Celebrate Maritime England

Date Posted: 02/04/2012

With the 100th anniversary of the sinking of the RMS Titanic, the restoration of the Cutty Sark and a new Mary Rose museum set to open, 2012 is shaping up to be the year that group travel organisers can can put a trip together that celebrates England’s maritime history. 

In the wake of Julian Fellowes’ new ITV television drama Titanic, and in anticipation of James Cameron's Academy Award-winning blockbuster of the same name relaunching in 3D, VisitEngland takes a look at other nautical stories that are set to make a big splash.

Titanic Centenary, Nationwide - Various dates 

Groups can revisit the haunting tale of the world’s most famous shipwreck in a series of exhibitions held throughout the country. London’s National Maritime Museum will lead visitors through the accounts of some of the survivors, while Liverpool’s Merseyside Museum will explore the city’s extensive links with the ship, its crew and passengers. The Titanic sailed from Southampton of course and, as you might expect, Southampton has plenty to say on the matter. Its brand new SeaCity museum will open this year, and will look at the world’s fascination with the Titanic story. Stoke-On-Trent’s Potteries Museum and Art Gallery will host a number of events, from guided tours through its Titanic exhibitions and atmospheric audio visual presentations, to commemorative concerts. Liverpool too will mark the centenary of Titanic’s sinking with a programme of events and exhibitions, including the epic Sea Odyssey – a three-day event that will see the giant spectacular, a 30ft ‘giant little girl’ tour the city over three days in April.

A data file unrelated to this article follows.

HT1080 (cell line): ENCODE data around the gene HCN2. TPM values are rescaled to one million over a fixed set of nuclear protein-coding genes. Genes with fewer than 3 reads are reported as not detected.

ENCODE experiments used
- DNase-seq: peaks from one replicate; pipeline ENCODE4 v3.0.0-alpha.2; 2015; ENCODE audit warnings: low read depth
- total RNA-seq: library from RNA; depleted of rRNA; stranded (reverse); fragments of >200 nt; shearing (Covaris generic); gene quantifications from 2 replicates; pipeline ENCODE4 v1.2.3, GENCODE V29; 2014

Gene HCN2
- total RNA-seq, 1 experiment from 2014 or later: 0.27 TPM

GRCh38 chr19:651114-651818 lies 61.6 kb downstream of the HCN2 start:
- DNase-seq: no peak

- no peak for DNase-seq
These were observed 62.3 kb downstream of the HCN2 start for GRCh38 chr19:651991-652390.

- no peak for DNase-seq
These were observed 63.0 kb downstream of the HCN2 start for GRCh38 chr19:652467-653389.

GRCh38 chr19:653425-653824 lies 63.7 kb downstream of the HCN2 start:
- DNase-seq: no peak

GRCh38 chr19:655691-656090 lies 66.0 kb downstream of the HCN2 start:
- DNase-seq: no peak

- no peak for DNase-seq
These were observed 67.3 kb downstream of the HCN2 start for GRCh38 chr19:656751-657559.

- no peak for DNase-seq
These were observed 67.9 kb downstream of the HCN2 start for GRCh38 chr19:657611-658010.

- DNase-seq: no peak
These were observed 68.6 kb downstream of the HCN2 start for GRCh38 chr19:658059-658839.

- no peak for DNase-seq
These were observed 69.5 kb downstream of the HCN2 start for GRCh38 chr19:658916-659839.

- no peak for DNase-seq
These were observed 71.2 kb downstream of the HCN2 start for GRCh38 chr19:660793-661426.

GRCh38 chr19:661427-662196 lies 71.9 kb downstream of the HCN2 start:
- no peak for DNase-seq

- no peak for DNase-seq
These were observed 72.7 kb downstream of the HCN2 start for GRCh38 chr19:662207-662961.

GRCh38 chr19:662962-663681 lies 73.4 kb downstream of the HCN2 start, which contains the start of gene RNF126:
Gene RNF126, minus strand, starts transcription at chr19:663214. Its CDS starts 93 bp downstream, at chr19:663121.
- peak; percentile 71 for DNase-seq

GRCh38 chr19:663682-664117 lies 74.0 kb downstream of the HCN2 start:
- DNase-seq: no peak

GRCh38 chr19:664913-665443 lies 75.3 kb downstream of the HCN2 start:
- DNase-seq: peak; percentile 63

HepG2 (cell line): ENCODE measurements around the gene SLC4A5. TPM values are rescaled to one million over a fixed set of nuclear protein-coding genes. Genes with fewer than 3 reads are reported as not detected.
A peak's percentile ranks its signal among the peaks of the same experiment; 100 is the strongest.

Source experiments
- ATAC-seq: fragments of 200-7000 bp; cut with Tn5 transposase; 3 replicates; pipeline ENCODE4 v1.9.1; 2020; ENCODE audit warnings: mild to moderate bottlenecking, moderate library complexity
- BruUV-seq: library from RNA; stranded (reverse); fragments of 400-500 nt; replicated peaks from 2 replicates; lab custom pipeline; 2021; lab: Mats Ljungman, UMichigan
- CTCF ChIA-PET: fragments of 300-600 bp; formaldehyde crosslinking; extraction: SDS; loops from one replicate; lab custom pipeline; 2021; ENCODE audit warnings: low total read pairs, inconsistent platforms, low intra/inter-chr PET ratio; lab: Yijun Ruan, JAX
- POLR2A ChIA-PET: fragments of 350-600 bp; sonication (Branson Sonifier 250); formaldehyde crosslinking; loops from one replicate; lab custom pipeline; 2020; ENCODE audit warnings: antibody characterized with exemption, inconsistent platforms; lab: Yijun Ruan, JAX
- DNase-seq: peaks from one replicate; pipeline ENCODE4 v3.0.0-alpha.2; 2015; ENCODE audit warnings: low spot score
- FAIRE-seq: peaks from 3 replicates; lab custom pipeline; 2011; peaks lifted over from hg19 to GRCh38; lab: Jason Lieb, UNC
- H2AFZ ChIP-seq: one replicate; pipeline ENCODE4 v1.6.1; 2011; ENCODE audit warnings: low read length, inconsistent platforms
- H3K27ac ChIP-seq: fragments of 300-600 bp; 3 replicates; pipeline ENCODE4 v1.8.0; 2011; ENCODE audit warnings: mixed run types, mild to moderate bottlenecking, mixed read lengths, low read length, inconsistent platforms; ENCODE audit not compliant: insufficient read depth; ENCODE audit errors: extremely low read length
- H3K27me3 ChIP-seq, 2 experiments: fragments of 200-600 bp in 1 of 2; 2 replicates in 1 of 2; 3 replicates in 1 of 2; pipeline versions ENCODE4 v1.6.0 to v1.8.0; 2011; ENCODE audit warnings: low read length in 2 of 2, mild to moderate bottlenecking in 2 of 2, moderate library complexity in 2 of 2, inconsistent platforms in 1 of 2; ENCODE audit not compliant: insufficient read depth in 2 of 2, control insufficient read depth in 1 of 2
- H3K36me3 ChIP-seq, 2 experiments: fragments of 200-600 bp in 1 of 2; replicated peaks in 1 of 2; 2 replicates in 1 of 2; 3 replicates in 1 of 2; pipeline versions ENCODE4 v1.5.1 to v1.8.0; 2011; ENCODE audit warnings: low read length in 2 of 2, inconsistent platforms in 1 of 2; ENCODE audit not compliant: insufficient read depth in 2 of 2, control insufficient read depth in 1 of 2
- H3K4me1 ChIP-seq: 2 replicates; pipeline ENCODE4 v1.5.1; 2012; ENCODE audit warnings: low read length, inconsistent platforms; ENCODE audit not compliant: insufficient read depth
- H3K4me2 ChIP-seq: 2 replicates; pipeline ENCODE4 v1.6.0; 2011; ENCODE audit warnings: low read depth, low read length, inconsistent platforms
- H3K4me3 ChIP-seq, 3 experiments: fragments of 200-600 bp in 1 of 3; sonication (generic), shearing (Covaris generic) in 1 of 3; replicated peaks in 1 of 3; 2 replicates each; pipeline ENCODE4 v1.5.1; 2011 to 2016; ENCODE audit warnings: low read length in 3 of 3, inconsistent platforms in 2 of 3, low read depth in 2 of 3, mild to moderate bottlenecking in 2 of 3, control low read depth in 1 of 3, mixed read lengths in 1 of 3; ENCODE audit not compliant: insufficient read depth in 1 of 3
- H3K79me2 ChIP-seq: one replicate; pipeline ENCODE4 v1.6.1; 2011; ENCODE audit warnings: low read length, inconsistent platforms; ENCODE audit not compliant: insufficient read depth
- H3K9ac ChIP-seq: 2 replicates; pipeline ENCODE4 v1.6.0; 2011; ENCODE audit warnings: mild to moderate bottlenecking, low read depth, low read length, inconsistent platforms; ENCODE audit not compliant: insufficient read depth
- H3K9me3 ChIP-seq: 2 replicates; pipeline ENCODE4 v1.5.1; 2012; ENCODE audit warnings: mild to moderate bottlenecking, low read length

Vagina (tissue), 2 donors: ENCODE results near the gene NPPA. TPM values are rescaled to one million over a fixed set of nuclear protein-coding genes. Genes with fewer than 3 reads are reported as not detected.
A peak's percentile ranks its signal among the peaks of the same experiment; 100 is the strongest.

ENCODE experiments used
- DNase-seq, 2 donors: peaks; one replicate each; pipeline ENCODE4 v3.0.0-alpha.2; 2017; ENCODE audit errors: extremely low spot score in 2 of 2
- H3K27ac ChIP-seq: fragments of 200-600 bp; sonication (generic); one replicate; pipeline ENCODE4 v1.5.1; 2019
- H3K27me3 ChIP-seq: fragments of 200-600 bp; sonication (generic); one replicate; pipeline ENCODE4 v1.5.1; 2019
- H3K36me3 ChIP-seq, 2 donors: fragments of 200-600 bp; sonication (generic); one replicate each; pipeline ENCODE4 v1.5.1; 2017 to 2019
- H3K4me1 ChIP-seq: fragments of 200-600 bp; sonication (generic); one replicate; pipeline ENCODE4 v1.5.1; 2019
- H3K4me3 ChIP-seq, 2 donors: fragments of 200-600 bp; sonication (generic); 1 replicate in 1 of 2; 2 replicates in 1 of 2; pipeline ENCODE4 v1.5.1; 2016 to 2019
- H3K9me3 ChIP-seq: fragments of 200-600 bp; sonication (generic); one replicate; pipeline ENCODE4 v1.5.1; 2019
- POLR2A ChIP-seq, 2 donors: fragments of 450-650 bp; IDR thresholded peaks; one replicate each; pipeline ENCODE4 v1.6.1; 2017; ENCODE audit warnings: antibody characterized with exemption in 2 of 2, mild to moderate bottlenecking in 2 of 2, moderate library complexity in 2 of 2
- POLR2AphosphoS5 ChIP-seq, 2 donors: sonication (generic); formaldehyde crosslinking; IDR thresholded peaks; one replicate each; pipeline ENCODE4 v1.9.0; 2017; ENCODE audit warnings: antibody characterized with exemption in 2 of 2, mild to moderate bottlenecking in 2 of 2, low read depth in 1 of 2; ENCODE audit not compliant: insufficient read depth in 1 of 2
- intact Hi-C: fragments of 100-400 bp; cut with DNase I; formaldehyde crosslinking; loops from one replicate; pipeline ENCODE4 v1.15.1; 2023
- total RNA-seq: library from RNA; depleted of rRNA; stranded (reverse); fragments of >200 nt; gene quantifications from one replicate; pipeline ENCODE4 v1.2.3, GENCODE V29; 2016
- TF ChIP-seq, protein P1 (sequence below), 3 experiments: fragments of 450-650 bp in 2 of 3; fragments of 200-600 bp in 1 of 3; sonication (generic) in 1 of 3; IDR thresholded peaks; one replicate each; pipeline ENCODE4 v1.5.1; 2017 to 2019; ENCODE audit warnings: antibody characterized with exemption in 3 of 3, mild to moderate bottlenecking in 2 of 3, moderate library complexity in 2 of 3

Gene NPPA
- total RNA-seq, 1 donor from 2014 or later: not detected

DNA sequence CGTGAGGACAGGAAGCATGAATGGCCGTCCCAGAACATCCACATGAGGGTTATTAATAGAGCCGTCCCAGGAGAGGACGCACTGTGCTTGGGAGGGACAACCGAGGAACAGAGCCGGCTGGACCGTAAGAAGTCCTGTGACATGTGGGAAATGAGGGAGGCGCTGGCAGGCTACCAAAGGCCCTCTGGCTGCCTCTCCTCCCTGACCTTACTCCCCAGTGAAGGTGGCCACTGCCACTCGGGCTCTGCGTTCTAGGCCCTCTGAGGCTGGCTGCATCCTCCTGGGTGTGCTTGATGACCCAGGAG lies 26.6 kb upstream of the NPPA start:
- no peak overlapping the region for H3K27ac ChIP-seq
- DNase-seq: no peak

Cutty Sark, London - Relaunches 20th April